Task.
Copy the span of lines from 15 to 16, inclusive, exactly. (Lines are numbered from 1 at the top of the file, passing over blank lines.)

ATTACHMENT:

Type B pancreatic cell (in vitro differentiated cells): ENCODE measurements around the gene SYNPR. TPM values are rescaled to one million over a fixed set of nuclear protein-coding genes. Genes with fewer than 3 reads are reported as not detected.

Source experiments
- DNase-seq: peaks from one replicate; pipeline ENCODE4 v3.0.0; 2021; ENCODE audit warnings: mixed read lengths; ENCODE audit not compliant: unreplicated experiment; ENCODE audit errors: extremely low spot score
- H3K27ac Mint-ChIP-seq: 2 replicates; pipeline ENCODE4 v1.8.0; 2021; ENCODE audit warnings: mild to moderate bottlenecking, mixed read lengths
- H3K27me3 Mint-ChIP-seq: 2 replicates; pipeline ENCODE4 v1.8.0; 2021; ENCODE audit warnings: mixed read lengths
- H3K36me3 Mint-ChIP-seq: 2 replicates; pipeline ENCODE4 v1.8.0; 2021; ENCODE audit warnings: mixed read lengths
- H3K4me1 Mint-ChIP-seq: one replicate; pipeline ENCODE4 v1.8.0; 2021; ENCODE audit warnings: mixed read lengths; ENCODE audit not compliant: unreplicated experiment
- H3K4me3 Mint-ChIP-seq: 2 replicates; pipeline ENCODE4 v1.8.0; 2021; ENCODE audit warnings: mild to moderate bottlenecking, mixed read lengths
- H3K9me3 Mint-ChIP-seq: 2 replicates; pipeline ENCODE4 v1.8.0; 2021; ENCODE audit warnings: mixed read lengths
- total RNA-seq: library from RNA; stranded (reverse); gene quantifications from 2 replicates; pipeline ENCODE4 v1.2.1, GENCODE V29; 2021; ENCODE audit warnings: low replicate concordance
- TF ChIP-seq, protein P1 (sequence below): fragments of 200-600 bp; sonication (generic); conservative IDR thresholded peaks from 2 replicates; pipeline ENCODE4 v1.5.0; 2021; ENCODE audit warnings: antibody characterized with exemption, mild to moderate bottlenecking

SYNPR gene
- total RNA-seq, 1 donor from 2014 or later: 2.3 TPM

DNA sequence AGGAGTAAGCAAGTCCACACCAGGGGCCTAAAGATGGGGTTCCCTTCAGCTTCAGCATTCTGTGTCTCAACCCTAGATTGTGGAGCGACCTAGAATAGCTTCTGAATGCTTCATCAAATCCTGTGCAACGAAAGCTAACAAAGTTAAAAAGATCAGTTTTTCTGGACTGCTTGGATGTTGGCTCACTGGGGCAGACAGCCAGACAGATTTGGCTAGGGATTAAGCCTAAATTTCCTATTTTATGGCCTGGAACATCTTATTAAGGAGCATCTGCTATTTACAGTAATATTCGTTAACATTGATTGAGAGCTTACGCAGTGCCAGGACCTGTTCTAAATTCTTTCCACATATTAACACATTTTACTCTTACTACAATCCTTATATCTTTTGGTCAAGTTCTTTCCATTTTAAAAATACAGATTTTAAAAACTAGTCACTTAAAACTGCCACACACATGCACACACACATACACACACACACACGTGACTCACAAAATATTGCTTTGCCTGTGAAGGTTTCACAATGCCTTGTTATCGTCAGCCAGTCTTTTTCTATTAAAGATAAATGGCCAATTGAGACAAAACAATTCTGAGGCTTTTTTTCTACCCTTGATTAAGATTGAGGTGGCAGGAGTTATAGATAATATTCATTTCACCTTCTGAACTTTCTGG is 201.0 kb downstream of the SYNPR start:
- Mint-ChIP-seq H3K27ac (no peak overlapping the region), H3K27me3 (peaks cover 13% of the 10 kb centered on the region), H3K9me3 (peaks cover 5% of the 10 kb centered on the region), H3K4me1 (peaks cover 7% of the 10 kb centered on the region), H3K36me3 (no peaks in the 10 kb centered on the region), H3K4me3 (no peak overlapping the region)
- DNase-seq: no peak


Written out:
- Mint-ChIP-seq H3K27ac (no peak overlapping the region), H3K27me3 (peaks cover 13% of the 10 kb centered on the region), H3K9me3 (peaks cover 5% of the 10 kb centered on the region), H3K4me1 (peaks cover 7% of the 10 kb centered on the region), H3K36me3 (no peaks in the 10 kb centered on the region), H3K4me3 (no peak overlapping the region)
- DNase-seq: no peak